Strength, Pain and Function in OIF/OEF Amputees: A Nurse Managed Program


Name: Laura Talbot

Rank: Col., USAF Reserve

Organization: The Henry M. Jackson Foundation

Performance Site: USUHS; Walter Reed Army Medical Center, Washington, DC

Year Published: 2008

Abstract Status: Final


Traumatic amputation is one of the major injuries seen as a result of Operation Iraqi and Enduring Freedom with the majority being single trans-tibial amputations (TTA). TTA experience significant reductions in thigh muscle strength of the amputated limb during the first year after amputation. The residual limb is less active in daily functions of standing and walking, resulting in progressive atrophy of the quadriceps muscles in terms of a decrease in thigh diameter which is estimated at 25% of pre-amputation diameter. An intervention that may be useful in TTA rehabilitation (rehab) is neuromuscular electrical stimulation (NMES). The overall objectives of this study is to test two different approaches to prosthetic rehab as potential treatments for improving muscle strength, pain and functional performance of daily activities in military personnel with TTA. Our central hypothesis is that a Nurse Managed NMES Rehab Program will have greater improvements in muscle strength and pain as compared to the WRAMC standard rehab protocol alone. The rationale for this study is that NMES could have an additive effect to the WRAMC standard of care program with greater improvements in muscle strength thus enhancing the performance of daily activities, Quality of Life (QOL), and decreasing disability. Such outcomes will ultimately result in decreased economic costs, accelerated rehab, and potentially increase the possibility of these warriors returning to duty. The specific aims are to test Nurse Managed NMES relative to standard rehabilitation by comparing: (1) Lower extremity muscle strength; (2) QOL; and (3) Symptoms associated with phantom pain. In addition to the above aims, specific aims for the post prosthetic phase of the intervention are to compare the two groups for (4) functional performance of daily activities. After pre-testing, participants aged 18 to 55 yrs with a traumatic TTA will be randomly assigned to either the 1) Nurse Managed NMES Rehab Program (n=30); or 2) WRAMC Amputee Protocol (n=30). Those in the NMES group will receive 12 weeks of electrical muscle stimulation 15 min/day, 5 days a week for 12 weeks. Both groups will receive the standard 12-week WRAMC rehab protocol. GEE methods will be used to build regression models for statistical analysis of the longitudinal data. The significance of this research is that Nurse Managed NMES may be very important for accelerating the rehab of amputees so they can achieve functional independence and regain lost muscle strength in preparation for return to duty.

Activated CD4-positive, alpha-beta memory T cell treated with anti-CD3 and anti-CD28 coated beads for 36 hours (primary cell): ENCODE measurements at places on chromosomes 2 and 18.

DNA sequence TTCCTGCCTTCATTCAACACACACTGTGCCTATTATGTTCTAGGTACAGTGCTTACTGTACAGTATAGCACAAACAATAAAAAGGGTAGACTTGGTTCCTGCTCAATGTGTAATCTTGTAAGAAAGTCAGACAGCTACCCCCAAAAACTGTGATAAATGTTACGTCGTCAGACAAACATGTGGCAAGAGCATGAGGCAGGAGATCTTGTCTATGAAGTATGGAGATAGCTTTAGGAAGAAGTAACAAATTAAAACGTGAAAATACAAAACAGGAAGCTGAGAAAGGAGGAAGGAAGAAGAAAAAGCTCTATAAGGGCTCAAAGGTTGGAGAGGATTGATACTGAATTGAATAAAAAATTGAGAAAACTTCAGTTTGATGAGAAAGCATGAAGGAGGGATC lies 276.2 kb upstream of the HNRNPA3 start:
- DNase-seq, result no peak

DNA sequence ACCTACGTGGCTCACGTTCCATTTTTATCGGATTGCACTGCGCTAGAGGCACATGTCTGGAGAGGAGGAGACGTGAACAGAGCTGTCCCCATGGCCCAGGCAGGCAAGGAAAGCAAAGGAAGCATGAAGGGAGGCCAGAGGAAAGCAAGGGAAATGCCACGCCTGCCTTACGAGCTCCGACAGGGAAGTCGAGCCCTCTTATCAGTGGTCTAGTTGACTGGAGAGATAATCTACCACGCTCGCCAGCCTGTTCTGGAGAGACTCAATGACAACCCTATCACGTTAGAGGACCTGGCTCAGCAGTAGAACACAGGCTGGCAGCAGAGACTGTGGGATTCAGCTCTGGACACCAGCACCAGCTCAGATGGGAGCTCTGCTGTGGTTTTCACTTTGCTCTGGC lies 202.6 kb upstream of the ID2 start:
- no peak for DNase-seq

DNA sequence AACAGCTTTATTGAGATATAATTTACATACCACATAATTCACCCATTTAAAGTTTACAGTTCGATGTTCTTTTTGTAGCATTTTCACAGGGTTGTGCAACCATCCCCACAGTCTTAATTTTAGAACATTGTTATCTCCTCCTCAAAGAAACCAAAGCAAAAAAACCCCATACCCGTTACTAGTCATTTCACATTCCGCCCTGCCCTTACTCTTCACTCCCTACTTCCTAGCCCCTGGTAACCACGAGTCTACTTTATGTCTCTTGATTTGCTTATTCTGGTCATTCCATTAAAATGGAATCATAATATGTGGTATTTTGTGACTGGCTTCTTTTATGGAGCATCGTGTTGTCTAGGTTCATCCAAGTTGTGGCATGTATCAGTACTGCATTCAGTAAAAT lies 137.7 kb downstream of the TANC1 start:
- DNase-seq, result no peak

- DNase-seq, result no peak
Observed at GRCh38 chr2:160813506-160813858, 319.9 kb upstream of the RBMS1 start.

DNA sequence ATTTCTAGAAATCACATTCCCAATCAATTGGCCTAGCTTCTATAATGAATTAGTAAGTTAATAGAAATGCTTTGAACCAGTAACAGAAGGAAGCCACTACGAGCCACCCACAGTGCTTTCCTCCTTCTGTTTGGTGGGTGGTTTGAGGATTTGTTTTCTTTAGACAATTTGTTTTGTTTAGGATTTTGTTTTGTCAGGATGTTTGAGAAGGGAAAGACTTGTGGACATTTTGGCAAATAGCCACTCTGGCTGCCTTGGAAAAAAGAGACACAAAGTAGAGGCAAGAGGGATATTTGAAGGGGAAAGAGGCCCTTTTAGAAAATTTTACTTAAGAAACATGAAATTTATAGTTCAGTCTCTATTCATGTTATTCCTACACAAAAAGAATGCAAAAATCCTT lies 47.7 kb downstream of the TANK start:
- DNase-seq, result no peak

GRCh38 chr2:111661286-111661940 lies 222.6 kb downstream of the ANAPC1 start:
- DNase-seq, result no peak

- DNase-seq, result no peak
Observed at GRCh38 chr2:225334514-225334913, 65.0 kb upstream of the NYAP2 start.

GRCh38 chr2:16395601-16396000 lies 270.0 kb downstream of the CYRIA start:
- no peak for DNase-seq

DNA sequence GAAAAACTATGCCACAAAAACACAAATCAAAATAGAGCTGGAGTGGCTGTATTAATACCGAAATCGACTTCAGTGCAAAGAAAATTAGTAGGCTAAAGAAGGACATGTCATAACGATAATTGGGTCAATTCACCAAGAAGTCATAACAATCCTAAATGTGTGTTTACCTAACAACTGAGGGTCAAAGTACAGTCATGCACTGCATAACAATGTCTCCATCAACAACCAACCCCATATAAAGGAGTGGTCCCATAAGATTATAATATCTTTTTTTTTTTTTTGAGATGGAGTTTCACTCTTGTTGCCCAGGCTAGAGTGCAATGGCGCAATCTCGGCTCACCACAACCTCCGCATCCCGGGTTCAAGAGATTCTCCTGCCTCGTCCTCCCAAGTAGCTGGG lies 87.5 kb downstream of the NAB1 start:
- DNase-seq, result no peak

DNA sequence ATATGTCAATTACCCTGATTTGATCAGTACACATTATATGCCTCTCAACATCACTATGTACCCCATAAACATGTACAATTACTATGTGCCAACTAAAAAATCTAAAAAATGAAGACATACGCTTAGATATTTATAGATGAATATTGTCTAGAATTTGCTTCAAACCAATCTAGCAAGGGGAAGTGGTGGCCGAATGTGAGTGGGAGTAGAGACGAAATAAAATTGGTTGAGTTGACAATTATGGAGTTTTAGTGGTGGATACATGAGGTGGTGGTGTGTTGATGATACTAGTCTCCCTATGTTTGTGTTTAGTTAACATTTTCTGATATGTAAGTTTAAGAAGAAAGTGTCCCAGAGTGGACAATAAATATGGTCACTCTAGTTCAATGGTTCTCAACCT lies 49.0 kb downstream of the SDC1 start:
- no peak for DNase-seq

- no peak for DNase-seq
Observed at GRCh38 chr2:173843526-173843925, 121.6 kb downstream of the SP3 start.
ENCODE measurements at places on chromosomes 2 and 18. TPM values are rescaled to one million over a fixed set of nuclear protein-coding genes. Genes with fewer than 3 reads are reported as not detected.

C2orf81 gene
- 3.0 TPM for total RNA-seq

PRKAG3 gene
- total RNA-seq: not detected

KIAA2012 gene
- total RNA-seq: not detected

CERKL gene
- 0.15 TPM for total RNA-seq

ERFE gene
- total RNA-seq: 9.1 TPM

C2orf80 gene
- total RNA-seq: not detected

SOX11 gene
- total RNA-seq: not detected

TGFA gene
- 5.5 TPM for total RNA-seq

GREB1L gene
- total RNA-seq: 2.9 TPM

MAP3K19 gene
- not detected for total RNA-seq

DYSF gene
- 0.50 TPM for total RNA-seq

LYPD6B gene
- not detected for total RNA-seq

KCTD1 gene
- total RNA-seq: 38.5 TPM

Final report is available on NTRL: